Common IRB Forms Explained

Case Reports

Conflict of Interest

  • In order to protect subjects from financial conflicts of interest *or perceived conflicts of interest,* the IRB requires that such potential conflicts be disclosed in the eProtocol application. If the IRB determines that a conflict exists that could influence the research or jeopardize the well-being of subjects, the IRB may require additional information about the conflict or may require that the conflict be resolved before the research is approved.
  • If you or any member of your immediate family (spouse, children, parent, in-laws, and siblings) has a financial interest in either a public or private company whose drug, procedure, technique, device, or software is used or tested in any study, you will need to disclose the conflict in your application.
  • If a COI becomes apparent within the course of your study, you must immediately disclose it to the IRB.

Waivers

  • In some limited situations, obtaining informed consent is not feasible. Be sure to check with the GME Research Staff if you think your circumstance may qualify. When you need a waiver, you will need to complete the Complete Waiver of Authorization or Alteration of the Authorization section of the eProtocol application.
  • You may request either if all five of the following criteria are met:
    1. The research involves no more than minimal risk to the subjects, AND
    2. The research could not practicably* be carried out without the waiver or
      alteration, AND

      *The commonly accepted definitions of the term “practicable” are (a) feasible; (b) capable of being effected, done or put into practice; and (c) that may be practiced or performed; capable of
      being done or accomplished with available means or resources. (Practicable means possible, it does not mean convenient.)
    3. The research involves using identifiable private information or identifiable biospecimens, the research could not practicably be carried out without using such information or biospecimens in an identifiable format, AND
    4. The waiver or alteration will not adversely affect the rights and welfare of the subjects, AND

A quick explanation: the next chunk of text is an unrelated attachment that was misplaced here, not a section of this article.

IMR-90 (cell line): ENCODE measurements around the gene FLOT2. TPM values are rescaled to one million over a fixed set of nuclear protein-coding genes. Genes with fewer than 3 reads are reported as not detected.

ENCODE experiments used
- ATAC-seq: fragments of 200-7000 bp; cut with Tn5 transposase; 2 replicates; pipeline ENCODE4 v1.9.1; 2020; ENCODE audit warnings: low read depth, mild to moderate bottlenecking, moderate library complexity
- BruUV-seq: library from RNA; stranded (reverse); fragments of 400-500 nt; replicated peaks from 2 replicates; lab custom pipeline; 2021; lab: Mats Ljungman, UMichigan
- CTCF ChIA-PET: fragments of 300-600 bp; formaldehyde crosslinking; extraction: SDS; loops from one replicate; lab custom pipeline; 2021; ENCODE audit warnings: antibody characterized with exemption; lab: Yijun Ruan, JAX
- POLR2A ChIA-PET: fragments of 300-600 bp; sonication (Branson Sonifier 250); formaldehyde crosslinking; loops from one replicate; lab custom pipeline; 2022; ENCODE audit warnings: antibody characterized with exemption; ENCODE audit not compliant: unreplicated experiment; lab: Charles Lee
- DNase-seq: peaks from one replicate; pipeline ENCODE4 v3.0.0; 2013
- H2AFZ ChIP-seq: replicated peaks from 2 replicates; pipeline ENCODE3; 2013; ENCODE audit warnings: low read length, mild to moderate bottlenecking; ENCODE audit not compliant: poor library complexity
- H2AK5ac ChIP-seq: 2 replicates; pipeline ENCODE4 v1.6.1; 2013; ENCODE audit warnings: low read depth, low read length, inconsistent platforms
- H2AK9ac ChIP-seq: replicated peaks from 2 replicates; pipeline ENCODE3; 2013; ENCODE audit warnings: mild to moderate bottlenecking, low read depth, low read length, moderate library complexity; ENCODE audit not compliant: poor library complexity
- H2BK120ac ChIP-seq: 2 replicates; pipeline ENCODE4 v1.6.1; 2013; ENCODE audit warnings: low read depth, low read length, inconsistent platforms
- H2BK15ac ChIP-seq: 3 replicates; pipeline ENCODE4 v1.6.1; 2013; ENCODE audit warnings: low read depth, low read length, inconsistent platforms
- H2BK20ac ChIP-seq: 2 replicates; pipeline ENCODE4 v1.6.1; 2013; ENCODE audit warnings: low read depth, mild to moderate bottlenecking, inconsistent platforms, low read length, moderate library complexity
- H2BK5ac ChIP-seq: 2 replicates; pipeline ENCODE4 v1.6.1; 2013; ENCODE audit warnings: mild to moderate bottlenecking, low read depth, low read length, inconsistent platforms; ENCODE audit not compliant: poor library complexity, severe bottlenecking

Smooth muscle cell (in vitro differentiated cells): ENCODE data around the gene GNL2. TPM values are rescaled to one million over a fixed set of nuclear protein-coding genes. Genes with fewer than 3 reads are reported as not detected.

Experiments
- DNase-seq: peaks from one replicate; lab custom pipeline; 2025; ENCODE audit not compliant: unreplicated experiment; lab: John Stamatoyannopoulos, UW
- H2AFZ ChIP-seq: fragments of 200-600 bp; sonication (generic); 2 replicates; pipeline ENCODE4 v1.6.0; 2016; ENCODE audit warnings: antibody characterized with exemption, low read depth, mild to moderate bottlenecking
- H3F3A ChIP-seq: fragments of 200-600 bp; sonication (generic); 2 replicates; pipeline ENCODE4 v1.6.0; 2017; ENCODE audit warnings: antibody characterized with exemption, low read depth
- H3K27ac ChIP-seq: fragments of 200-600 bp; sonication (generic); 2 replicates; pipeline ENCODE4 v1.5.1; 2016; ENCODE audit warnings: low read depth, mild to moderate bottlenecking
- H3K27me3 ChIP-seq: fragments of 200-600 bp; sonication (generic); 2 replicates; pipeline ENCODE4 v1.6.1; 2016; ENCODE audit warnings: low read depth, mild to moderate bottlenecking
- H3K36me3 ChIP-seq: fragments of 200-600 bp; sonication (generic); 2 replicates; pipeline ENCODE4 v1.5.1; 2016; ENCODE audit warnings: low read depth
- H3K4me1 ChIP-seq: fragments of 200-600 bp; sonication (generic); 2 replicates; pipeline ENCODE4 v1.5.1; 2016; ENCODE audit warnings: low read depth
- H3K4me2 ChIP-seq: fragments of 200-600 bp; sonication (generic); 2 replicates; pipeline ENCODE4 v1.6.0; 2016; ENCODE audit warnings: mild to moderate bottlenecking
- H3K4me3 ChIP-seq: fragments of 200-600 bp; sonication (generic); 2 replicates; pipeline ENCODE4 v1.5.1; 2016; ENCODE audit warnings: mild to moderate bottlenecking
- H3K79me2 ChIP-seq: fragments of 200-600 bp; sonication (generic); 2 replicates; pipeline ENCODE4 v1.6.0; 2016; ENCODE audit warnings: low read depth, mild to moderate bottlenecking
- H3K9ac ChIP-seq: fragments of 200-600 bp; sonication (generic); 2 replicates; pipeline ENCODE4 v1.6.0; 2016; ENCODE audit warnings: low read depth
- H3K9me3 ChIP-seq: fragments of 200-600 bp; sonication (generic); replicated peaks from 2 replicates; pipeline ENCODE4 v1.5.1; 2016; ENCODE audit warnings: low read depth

5. Whenever appropriate, subjects will be provided with additional pertinent information after participation.

Please note:

• If your research requires PHI, you must also complete the Waiver of HIPAA Authorization.
• If consent for your research will be obtained verbally, you must also complete the Waiver of Documentation (Signature) of Informed Consent.

• If you are conducting a case report and the patient is deceased, you will need to seek consent from the patient’s legally authorized representative.
 

  • You may obtain informed consent verbally if you explain all important aspects of the study and allow time for the potential participant to ask questions. After the explanation, you can provide the potential participant with written information about the study (by providing a written consent form or study information sheet), give them time to make a decision, and answer any follow-up questions. At this point, the participant can verbally agree to participate.
  • In some limited situations, it is not feasible to obtain documentation of informed consent for minimal risk research. Verbal consent would be preferable to written consent for online or mailed surveys, telephone interviews, or when anonymous sensitive information is collected to avoid written documentation that links the participant to the research study. In these situations, a Waiver of Documentation (Signature) of Informed Consent may be appropriate.
  • You may complete the Waiver of Documentation of Informed Consent if one of the following criteria is met:
    1. The only record linking the subject and the research would be the consent document, and the principal risk would be any harm from a breach of confidentiality (each subject would be asked whether they want documentation linking them with the research) OR
    2. The research presents no more than minimal risk of harm to subjects and involves no procedures for which written consent is normally required outside the consent OR
    3. The subjects or legally authorized representatives are members of a cultural group or community in which signing forms is not the norm, the research presents no more than minimal risk of harm to subjects, and an appropriate alternative mechanism for documenting that informed consent was obtained is available.